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Subject: Re: [boost] [smart ptr] Any interest in copy-on-write pointer for C++11?
From: Ralph Tandetzky (ralph.tandetzky_at_[hidden])
Date: 2013-02-11 13:15:11

On 02/10/2013 10:27 AM, Vicente J. Botet Escriba wrote:
> Le 10/02/13 03:04, Vicente J. Botet Escriba a écrit :
>> Le 08/02/13 16:16, Ralph Tandetzky a écrit :
>>> Hi,
>>> is there any interest in a copy-on-write pointer implementation? I
>>> wrote a cow_ptr<T> template class for C++11 which has the following
>>> use cases:
>> As others I would prefer another name for the class. Could you
>> compare how you class relates to value_ptr as defined here
>> (file://localhost/Users/viboes/Downloads/n3339-1.pdf)?
> I meant " N3339: A Preliminary Proposal for a Deep-Copying Smart
> Pointer"

Thank you for this awesome reference. That was very enlightening. The
most obvious difference is that when value_ptrs are copied, then the
pointee object is cloned instantly. There is no copy-on-write. But the
value semantics are quite similar. Both value_ptr and cow_ptr support
polymorphic cloning.

I might use some ideas in value_ptr's source code like the automaticly
choosing between default_clone and default_copy.

>>> 3. You can add cloning to a class hierarchy from the outside. With
>>> cow_ptr<Base> a( new Derived1 );
>>> cow_ptr<Base> b( new Derived2 );
>>> cow_ptr<Base> c;
>>> c = a; // performs a shallow copy.
>>> c->doSomething(); // makes a deep copy of a as a
>>> Derived1 class.
>>> // There is no slicing involved.
>>> you copy Base objects polymorphically. The class Base can even be
>>> abstract here. It is only required that Derived1 and Derived2 be
>>> CopyConstructible.
>> It seems to me that the copy of polymorphic object works only with
>> the help of the user and that the following should be mentioned as a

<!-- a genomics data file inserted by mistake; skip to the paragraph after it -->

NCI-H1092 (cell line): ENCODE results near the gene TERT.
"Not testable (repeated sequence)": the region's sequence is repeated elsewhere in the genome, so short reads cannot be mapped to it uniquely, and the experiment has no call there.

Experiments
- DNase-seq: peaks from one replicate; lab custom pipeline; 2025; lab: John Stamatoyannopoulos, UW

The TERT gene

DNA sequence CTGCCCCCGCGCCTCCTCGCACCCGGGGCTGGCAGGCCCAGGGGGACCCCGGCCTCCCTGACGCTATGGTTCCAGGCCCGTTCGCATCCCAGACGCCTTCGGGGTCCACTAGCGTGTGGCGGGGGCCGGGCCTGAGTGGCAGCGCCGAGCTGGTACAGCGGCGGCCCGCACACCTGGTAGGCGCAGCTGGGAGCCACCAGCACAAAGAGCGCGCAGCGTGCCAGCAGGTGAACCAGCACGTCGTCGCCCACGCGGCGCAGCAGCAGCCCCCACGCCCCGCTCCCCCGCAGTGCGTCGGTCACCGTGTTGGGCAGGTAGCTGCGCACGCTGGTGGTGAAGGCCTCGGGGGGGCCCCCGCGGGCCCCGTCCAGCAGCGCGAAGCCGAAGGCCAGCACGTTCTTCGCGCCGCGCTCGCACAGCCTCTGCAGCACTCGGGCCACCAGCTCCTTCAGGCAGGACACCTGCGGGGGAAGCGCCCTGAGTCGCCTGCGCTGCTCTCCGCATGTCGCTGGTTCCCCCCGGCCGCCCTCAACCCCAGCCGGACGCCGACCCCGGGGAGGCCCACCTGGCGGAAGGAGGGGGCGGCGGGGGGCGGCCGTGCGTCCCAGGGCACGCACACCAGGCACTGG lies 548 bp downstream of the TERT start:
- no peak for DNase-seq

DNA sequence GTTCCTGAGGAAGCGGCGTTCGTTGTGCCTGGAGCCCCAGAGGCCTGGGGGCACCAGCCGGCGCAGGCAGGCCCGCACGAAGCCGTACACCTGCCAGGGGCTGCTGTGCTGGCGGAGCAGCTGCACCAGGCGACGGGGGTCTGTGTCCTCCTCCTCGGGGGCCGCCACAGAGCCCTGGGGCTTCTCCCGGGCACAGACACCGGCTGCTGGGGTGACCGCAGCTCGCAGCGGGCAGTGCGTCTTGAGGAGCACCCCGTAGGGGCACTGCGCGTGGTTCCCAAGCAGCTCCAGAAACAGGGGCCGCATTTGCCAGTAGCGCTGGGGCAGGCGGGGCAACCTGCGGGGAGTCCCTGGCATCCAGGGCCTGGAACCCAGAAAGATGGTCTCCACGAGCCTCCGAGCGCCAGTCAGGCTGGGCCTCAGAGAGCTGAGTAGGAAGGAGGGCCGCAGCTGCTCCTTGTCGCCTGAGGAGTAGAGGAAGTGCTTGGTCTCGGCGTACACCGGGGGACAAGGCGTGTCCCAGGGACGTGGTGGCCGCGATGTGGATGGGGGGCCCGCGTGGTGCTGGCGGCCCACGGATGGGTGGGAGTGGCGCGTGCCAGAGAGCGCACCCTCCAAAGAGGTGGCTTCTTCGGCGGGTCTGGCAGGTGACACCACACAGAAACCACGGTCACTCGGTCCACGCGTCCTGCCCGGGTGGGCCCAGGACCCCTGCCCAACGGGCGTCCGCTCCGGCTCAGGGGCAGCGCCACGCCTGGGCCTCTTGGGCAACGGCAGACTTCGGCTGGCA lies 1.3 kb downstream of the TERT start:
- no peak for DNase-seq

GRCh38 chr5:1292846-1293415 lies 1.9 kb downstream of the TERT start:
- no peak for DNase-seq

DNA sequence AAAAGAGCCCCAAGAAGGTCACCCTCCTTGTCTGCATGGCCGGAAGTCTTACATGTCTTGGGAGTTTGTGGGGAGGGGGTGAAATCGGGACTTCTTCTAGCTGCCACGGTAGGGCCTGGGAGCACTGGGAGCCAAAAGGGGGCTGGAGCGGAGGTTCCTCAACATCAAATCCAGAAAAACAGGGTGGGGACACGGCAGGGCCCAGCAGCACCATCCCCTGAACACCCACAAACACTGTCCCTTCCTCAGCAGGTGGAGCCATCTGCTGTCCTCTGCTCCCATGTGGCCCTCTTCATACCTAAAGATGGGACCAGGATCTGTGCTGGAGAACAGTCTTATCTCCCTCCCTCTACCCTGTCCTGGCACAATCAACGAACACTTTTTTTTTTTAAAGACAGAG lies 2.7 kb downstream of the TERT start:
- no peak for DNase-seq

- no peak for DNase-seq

>> limitation
>> Base* ba = new Derived1;
>> cow_ptr<Base> a( ba );
>> cow_ptr<Base> c;
>> c = a; // performs a shallow copy.
>> c->doSomething(); // couldn't makes a deep copy of a as a
>> Derived1 class as the type has been lost.
>> // There is a slicing involved.

In the DefaultCloner there is an assertion
assert( typeid( *p ) == typeid( const T& ) );
which would be violated in the line you marked. So you'll notice that
during debugging when the copy is performed. There's no way to check
that at compile-time unfortunately.

> If this is confirmed, I see it as a show-stopper, and the cloning
> strategy must be redefined.
> I don't see any relational operators. Is this intentional?

To a degree. It's not totally obvious, if only the pointers will be
compared, or if pointers are equal, if the pointed-to objects will be
compared for equality as well. I'd prefer the first variant and I will
add them in the next revision.

> It is worth adding interactions with nullptr_t?

I never needed it. I'm not sure. Maybe for completeness sake. Should I
add it?

> What about a T* release() member function?

Rather not. Should this make a copy? It has to, if there's more than one
copy. If there's only one copy, then it depends if there is an internal
concrete_counter or a wrapping_counter. A wrapping counter wouldn't be
able to release without copying. But the most compelling reason for me
is that the caller wouldn't know for sure how to delete the object. The
cow_ptr could have been initialized with some kind of special deleter.
(It's kind of similar to shared_ptr.)

> What about a reset(U*) member function ?

This stuff can be done with the constructors and the assignment
operators. So, strictly speaking there's no need for it. You might get a
bit better performance with reset() though. (Is performance actually the
reason for shared_ptr and unique_ptr to provide a reset() function?) At
first I wanted to keep the class interface simple. I might add it in the
future. Are there compelling reasons to add it now?

> Best,
> Vicente

Thank you for your great feedback!

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